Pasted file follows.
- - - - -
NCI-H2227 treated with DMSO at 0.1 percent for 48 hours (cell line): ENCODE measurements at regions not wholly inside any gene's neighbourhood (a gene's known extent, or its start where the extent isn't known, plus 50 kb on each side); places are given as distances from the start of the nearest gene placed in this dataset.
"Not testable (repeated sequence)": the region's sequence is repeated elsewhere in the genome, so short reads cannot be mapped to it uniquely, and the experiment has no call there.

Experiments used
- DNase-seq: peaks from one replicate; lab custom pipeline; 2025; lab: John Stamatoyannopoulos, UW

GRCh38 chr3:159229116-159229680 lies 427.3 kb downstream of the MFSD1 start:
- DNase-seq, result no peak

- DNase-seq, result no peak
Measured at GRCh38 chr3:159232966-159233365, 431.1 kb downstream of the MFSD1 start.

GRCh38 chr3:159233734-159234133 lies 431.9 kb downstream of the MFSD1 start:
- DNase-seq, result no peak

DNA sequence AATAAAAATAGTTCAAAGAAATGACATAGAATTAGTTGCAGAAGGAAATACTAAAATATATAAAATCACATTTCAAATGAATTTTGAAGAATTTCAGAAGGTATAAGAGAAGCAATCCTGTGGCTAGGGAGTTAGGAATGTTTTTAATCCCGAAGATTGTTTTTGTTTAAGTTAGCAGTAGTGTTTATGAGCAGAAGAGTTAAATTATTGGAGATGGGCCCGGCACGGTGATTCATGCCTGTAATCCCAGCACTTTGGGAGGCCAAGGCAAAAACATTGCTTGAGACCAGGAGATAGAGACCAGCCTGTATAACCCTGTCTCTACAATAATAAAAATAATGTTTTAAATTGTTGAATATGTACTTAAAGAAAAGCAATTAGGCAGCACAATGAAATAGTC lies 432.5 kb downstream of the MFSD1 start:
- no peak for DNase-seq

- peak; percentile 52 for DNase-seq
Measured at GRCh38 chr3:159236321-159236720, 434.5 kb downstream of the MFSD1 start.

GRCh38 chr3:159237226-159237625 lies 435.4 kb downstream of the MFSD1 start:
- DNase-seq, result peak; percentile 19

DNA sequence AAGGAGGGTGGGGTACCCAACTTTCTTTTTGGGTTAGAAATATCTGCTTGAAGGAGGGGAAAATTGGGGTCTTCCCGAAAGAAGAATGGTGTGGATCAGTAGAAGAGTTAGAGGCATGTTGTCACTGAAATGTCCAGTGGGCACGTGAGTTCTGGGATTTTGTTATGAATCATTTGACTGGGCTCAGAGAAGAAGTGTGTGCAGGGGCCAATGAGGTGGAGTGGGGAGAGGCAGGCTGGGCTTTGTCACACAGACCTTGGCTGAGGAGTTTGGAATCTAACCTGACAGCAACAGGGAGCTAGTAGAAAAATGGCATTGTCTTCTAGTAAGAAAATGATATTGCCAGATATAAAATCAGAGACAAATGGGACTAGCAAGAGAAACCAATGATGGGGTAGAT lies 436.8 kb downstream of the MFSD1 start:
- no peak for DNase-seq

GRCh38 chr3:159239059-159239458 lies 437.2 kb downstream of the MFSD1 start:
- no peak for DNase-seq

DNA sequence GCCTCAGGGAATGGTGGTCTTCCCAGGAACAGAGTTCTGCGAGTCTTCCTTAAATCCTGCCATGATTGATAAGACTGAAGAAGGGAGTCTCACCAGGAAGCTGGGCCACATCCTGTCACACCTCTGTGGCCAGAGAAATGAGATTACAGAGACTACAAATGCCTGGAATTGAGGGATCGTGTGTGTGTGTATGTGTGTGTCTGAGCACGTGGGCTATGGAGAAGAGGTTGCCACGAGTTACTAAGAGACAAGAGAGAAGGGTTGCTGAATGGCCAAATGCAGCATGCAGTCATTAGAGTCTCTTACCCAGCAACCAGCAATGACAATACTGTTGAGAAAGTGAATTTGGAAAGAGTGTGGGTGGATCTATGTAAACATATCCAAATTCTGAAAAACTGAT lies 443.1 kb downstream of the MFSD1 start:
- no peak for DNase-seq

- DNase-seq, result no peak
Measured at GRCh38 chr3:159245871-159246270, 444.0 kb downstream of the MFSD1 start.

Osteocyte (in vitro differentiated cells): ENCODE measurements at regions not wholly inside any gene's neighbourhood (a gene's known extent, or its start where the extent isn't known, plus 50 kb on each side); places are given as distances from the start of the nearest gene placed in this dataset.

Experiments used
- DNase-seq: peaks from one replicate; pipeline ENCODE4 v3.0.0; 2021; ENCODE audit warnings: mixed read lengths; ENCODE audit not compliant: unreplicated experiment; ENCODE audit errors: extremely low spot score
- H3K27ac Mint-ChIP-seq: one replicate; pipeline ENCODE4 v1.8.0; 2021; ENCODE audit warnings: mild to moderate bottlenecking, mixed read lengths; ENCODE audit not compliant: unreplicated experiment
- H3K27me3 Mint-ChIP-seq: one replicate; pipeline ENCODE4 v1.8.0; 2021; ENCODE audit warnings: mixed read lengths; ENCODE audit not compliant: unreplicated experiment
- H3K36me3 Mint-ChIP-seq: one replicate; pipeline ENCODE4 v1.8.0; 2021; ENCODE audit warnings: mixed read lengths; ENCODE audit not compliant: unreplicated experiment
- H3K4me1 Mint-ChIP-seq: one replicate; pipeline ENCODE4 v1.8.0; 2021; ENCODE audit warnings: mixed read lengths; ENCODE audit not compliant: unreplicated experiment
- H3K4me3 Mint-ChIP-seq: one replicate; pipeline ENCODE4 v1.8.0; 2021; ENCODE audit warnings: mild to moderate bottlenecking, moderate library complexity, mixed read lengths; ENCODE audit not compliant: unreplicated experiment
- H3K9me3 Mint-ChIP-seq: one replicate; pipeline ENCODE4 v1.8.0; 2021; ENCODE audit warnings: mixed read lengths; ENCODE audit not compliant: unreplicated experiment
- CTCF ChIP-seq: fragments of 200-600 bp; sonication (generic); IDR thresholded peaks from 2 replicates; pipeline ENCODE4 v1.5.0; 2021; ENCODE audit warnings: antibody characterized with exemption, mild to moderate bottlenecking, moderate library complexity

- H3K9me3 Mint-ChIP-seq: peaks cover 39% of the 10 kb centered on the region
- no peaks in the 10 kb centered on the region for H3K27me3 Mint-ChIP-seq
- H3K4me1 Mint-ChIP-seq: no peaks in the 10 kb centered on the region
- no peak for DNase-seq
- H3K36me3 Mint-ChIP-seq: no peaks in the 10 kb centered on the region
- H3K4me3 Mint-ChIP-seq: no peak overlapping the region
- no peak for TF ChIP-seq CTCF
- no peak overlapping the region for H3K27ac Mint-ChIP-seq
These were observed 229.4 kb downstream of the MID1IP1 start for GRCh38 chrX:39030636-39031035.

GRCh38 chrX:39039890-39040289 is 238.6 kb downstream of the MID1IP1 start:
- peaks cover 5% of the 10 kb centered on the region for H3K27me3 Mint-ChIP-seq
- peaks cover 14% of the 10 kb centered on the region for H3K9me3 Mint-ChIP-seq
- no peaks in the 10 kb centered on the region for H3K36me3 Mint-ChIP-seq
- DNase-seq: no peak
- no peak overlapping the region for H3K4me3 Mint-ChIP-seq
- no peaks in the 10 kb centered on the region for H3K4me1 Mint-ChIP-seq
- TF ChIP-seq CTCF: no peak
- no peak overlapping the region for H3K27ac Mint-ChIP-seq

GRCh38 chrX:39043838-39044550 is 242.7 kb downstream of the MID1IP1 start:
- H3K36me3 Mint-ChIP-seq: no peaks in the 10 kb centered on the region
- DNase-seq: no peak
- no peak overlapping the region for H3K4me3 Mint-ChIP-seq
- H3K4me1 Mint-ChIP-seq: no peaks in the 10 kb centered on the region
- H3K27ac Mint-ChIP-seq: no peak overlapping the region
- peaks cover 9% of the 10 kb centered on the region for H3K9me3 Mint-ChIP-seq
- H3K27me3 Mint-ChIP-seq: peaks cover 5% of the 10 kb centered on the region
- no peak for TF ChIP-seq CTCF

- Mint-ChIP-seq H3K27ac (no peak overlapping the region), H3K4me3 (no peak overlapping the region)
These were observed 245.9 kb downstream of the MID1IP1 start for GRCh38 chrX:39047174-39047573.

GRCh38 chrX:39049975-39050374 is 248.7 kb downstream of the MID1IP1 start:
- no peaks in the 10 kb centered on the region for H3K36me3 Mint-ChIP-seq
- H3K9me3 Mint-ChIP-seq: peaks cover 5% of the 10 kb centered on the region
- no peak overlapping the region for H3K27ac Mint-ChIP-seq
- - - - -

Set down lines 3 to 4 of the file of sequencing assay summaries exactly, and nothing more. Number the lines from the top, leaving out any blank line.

Experiments used
- DNase-seq: peaks from one replicate; lab custom pipeline; 2025; lab: John Stamatoyannopoulos, UW